So that a great joy blotched the weary faces of my traveling companions

As we got near Mongolia

It roared like an incinerator

The train lost its charm

And I saw in the perpetual screeching of the wheels

The sobbing and wild accents

Of an everlasting liturgy

 

I have seen

I have silent trains black trains returning from the Far East that passed like phantoms

And my eye, like a tail light, still follows those trains

At Talga 100,000 wounded agonized for lack of care

I have gone to the hospital in Krasnovarsk

And at Khilok we met a long convey of soldiers gone mad

At the medical stations I saw gaping wounds gushing blood from exposed organs

And amputated limbs danced all about or flew into the raw air

Fire was in all the faces in all the hearts

The fingers of idiots tapped on all the windows

And under the pressure of fear faces split open like an abscess

In all the stations they burned the wagons

And I have seen

I have seen trains of 60 locomotives escaping at full velocity pursued by steamy horizons

and bands of crows that took off in desperate flight

Disappearing

In the direction of Port Arthur

At Chita we had a few days respite

Stopped for five days by an obstruction on the tracks

We stayed with Mr. Yankelevitch who wanted me to marry his only daughter

Then the train left

Now I sat at the piano with a toothache

I can look back, if I want, on that calm interior the father’s store and the eyes of his daughter who spent the nights in my bed

Mussorgsky

And the songs of Hugo Wolf

And the sands of the Gobi

And at Khailar a caravan of white camels

I think I was drunk for more than 500 kilometers

But I was playing the piano and that’s all that I saw

You have to close your eyes on a journey

To sleep

I wanted very much to sleep

With my eyes closed, I identified each country by its smell

And I knew the trains by the noise that they made

European trains keep 4/4 time while those of Asia go at 5/4 or 7/4

Others are muted like a lullaby

Some from the monotonous sound of the wheels remind me of the heavy prose of Maeterlinck

I deciphered all the scrambled texts of the wheels and rearranged the scattered elements into a violent beauty

That I master

and that drives me

 

Tsitsihar and Harbin

I didn’t go further

It’s the last station

I got off at Harbin like someone who has come to set fire to the Red Cross office

 

 

O Paris

Great steaming hearth with the embers of your intersecting streets and the ancient houses

that hang over them to keep warm

Like grandmothers

And here are posters, of red of green — all colors like my life, in short yellow

Yellow the haughty color of French novels

I love to rub myself on the buses of large cities travelling along

The Saint-Germain-Montmartre line takes me to the assault of the Butte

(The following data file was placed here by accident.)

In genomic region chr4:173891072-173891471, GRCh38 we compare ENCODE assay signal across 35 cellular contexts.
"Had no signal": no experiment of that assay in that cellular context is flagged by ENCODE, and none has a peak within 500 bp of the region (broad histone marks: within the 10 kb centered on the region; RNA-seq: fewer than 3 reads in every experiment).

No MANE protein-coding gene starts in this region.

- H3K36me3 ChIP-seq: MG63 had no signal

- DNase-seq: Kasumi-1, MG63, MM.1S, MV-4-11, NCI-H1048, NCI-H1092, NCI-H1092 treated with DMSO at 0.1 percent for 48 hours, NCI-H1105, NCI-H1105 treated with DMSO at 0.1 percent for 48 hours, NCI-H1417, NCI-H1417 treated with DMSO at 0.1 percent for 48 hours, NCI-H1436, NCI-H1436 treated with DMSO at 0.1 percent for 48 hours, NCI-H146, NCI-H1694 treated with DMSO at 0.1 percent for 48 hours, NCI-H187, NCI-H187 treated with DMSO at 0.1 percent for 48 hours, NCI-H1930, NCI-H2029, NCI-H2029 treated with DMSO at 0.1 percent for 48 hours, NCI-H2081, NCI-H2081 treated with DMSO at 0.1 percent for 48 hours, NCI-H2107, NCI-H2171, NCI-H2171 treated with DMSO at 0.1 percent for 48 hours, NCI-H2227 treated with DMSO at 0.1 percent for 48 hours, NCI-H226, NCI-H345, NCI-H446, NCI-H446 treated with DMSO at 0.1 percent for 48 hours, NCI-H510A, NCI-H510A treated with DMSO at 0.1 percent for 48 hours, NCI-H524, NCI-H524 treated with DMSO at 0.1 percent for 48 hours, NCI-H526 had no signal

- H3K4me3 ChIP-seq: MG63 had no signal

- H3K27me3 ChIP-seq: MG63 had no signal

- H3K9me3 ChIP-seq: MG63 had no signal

The motors bellow like golden bulls

The cows of dusk browse on the Sacre Coeur

O Paris

Main station for desires that disembark into restless crossroads

Only the paint stores have a little light on their doors

The International Pullman and Great European Express Company has sent me its brochure

It’s the most beautiful church in the world

I have friends who surround me like guardrails

They’re afraid that if I go I’ll never come back

All the women that I’ve met arrange themselves on the horizon

With piteous handwringings and the sad looks of a semaphores in the rain

Bella, Agnes, Catherine, and the mother of my son in Italy

And that one, the mother of my American girlfriend

Wailing sirens cut my soul

Back in Manchuria a belly yet writhes as if giving birth

I wish

I wish I had never traveled

A great love torments me tonight

And despite myself I think about little Jeanne of France.

On account of an evening of sadness, I have written this poem in her honor

Jeanne

The little prostitute

I’m sad so sad

I’ll go to the Lapin Agile to remember my lost youth

And drink a few glasses

Then I’ll come home alone

 

Paris

 

City of the incomparable Tower the Great Gibbet and the Wheel

 

 

Paris 1913

 

 

Trans. Donald Wellman

 
US poet and translator Donald Wellman, 2017.
 

Donald Wellman is a poet and translator. Just released is his Albiach / Celan: Reading Across Languages (Annex Press 2017). As editor of O.ARS, he produced a series of annual anthologies including Coherence (1981) and Translations: Experiments in Reading (1984). He has translated books of poetry by Antonio Gamoneda, Emilio Prados, Yvan Goll, and Roberto Echavarren. His brilliant translations of Roberto Echavarren’s poem ‘Animalaccio’ are a feature of a recent JPR: here. His Expressivity in Modern Poetry is forthcoming from Fairleigh Dickinson University Press. His poetry has been described as trans-cultural and baroque. His collections include Roman Exercises (Talisman House, 2015), The Cranberry Island Series (Dos Madres, 2013), A North Atlantic Wall (Dos Madres, 2010), Prolog Pages (Ahadada, 2009), and Fields (Light and Dust, 1995)